Zegrahm Field Leaders

Don't Leave Home Without Them

Zegrahm Contributor|April 2, 2010|Blog Post

Zegrahms Tips On What Makes For The Best Pair Of Binoculars 

In the Zegrahm Expeditions office, we are frequently asked about the best and most useful gear to bring on our expeditions—from the choice of boots to wear in Antarctica and South Georgia or on the Northern Ring of Fire expeditions to the best snorkeling gear for Faces of Melanesia.

These items are, of course, essential to the enjoyment of each expedition, but when departing for a wildlife trip, the one item that cannot be left behind, the one “don’t leave home without it” piece of equipment is a good pair of binoculars.

Frequently, wildlife observation occurs at a great distance from the subjects themselves. A quality pair of binoculars allows comfortable and detailed observation with minimal disturbance to the daily activities of the animals. This is, by far, the best way to observe wildlife. With the proliferation of high-quality binoculars or “field glasses,” the beauty of the wildlife we encounter on our expeditions and the subtle details of plumage and pelage come into focus. Without binoculars, the massive southern royal albatross may be just a distant speck on a vast ocean, a three-toed sloth just a blob in a cecropia tree, and the nuanced beauty of a red-throated pipit perched on a low tundra shrub would be missed, appearing only brown to the naked eye.

There are a wide range of binocular manufacturers. Some of the more well-known include Bausch & Lomb, Bushnell, Leica, Nikon, Swarovski, and Zeiss. There are a number of lesser-known optics companies that are making excellent field glasses such as Eagle Optics, Kowa, Leupold, Swift, and others.

With more manufacturers of high quality optics, the array of choices can often be bewildering. There are many factors to consider. Each pair of binoculars has two numbers associated with them to represent magnification and width of the objective lens, for example 7x35. With a 7 power binocular, the subject is magnified 7 times more than it would be with the naked eye. The second number—in this case 35—is the measurement in millimeters of the objective lens—the front lens. A larger diameter increases the amount of light that enters the binoculars. Field glasses that have larger magnification and a wider objective lens tend to be heavier. Weight is definitely an important factor to be considered. We have found, however, that the smallest of the so-called “compact binoculars” while quite tempting because of their size and weight, can be quite difficult to use for wildlife observation.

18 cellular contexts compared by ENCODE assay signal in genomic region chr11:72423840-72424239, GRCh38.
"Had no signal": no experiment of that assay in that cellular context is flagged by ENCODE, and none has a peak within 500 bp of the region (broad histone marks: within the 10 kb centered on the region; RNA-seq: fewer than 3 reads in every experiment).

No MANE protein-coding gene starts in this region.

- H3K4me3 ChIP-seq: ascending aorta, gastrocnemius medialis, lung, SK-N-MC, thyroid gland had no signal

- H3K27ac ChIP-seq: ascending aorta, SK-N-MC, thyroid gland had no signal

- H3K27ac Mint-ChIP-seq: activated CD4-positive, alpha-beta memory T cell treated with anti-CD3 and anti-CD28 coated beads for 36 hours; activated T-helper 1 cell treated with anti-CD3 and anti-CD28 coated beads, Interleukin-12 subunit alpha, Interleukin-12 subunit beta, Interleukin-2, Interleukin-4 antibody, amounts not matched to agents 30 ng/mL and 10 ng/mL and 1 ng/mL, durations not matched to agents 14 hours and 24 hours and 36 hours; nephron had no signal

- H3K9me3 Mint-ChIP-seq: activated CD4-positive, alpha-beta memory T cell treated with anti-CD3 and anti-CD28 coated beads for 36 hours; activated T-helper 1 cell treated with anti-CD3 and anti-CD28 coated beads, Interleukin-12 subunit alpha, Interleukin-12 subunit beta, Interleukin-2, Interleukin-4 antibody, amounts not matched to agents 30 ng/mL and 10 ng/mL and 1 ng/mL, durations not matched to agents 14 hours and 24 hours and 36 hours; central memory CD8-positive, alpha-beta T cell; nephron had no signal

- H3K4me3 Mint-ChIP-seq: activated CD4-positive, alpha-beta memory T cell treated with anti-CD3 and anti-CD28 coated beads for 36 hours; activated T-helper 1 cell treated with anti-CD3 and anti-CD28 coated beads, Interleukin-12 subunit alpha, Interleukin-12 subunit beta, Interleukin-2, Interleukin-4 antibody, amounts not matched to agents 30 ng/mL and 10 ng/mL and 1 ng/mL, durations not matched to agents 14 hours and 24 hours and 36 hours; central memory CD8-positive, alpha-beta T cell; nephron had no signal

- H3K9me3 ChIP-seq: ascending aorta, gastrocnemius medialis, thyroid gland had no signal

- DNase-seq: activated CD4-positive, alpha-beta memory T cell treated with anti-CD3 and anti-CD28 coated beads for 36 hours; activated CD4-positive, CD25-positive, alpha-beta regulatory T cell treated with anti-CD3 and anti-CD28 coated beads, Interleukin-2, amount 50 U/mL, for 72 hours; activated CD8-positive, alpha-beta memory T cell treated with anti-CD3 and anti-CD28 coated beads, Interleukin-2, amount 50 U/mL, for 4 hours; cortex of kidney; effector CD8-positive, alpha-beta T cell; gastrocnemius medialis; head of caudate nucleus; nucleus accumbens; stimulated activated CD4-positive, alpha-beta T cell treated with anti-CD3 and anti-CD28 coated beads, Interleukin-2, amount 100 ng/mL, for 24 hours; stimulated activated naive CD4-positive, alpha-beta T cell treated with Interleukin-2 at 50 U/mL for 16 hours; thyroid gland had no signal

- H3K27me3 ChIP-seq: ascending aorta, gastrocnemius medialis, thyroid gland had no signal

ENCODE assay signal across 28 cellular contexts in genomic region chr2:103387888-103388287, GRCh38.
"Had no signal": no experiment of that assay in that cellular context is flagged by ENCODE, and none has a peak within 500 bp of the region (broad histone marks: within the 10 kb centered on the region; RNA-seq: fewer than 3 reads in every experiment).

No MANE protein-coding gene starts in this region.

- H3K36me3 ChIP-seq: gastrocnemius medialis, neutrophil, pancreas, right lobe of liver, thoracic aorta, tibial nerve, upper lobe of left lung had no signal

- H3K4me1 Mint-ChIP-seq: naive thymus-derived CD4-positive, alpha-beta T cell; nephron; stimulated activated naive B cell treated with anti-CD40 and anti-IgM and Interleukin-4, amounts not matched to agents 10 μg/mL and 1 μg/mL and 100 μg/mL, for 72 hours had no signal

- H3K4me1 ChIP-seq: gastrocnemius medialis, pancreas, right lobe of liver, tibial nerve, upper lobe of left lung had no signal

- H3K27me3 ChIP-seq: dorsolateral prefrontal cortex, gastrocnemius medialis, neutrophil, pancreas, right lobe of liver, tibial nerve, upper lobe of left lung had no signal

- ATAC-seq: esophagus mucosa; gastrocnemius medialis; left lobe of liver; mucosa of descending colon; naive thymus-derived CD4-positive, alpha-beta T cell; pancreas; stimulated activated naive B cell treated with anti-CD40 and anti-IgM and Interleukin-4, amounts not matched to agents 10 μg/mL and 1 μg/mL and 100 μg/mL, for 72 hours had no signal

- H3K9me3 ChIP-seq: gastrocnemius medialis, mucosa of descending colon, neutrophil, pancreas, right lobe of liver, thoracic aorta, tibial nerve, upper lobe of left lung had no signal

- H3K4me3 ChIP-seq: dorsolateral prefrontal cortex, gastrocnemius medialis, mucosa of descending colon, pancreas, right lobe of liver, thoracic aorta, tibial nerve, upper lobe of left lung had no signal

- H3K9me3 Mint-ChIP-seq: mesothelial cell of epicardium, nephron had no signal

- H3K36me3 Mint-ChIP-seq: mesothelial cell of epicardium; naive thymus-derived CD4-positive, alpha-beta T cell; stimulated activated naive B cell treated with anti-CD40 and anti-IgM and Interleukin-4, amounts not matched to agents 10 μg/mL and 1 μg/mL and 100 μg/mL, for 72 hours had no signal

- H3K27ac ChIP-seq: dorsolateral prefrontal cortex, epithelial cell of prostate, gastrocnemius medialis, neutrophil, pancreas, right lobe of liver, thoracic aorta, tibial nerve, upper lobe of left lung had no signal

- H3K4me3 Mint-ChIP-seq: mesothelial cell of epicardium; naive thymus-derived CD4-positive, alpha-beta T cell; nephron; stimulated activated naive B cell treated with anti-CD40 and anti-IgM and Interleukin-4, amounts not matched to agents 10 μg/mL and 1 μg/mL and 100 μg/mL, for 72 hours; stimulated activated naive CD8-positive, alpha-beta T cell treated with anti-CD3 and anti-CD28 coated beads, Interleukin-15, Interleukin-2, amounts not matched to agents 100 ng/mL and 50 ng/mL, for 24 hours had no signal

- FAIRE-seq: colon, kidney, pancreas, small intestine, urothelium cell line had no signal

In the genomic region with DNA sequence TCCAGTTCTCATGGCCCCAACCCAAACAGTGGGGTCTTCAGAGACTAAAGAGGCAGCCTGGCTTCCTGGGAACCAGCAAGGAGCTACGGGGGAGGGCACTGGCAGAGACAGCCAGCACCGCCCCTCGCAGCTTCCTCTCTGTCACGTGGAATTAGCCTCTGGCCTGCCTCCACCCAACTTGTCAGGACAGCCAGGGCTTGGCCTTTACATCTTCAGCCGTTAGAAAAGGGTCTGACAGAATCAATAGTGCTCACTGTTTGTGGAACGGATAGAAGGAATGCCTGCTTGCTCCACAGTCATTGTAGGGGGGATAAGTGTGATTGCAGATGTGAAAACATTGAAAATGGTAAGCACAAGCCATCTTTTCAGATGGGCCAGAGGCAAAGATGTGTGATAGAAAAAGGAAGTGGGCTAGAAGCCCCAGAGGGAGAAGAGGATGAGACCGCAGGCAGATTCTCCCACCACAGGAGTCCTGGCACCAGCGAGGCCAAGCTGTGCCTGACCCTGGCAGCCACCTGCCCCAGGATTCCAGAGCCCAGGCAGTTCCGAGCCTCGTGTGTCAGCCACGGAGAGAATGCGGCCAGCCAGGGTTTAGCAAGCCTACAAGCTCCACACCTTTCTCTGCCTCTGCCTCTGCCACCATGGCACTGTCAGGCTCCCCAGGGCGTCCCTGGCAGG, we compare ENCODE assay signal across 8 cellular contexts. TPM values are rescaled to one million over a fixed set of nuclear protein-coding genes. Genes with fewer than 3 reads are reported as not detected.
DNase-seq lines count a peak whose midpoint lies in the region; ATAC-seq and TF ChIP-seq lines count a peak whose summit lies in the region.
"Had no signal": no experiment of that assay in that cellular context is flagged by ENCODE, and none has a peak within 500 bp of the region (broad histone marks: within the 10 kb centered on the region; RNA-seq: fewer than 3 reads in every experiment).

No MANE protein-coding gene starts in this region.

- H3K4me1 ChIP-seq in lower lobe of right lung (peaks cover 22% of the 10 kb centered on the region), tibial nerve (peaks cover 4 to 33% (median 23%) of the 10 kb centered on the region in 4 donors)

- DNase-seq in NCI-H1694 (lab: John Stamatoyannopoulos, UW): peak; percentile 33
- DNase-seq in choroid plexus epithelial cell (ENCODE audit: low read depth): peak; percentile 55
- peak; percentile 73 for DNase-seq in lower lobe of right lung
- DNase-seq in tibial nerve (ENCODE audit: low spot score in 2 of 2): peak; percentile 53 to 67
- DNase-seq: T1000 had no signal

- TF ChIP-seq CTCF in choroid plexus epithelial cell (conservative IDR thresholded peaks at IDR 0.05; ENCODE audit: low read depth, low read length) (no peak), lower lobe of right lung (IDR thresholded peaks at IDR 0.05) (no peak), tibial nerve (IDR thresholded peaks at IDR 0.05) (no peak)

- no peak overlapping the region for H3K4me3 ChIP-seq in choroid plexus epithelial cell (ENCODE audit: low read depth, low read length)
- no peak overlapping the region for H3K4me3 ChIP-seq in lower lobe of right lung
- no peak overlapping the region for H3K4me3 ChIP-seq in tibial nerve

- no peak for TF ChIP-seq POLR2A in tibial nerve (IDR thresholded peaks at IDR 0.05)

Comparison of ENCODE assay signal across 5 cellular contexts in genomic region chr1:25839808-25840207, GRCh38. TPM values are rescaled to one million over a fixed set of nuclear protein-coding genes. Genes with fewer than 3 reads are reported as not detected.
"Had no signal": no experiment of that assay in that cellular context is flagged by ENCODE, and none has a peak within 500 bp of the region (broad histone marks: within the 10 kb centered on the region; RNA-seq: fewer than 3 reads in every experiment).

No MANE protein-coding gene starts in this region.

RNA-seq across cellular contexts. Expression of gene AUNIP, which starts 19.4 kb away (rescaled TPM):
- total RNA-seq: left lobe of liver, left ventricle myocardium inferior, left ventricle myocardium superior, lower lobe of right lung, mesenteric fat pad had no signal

Durability is important, as well. Your binoculars will definitely be “put to the test” as we embark or disembark from Zodiacs on our Bridging the Equator trip in the South Pacific or bounce across dusty roads tracking wildlife through Botswana or India. Other factors to consider are whether the binoculars are “factory-sealed” or “nitrogen-purged” as a means to keep moisture and dust out. Additionally, a few models have built-in image stabilization features which assist to steady the view. Eye-relief or the distance from one’s eye to the eyepiece is essential to consider for those of us who wear glasses.

An often overlooked factor is the ergonomics of the binoculars: how they feel in your hands and around your neck. It is essential to be comfortable with your field glasses. As many veterans of Zegrahm & Eco Expeditions wildlife adventures know, your binoculars may be used for most of the day—on some trips from dawn until dusk. Optics and outdoor gear manufacturers have also produced an excellent selection of binocular straps and harness systems designed to provide a better balance of the binoculars as you wear them and to center the weight on the shoulders and away from the neck.

If purchasing a new pair of binoculars for an expedition, prior to leaving home, it is an excellent idea to secure and adjust the strap to your new field glasses and then take them out into the field observing wildlife in your yard, the local park, or even just around the neighborhood. Having spent some time getting used to your binoculars will be a great benefit as you begin a new wildlife adventure to the far reaches of the globe.

If you would like to do some research on your own, we highly recommend the following websites:

* Better View Desired - http://www.betterviewdesired.com

* Eagle Optics - http://www.eagleoptics.com

Of course, please call or e-mail our Seattle office and we would be happy to address any questions you may have.

Whichever model you choose, when departing for a wildlife adventure with Zegrahm Expeditions, don’t leave home without your binoculars!

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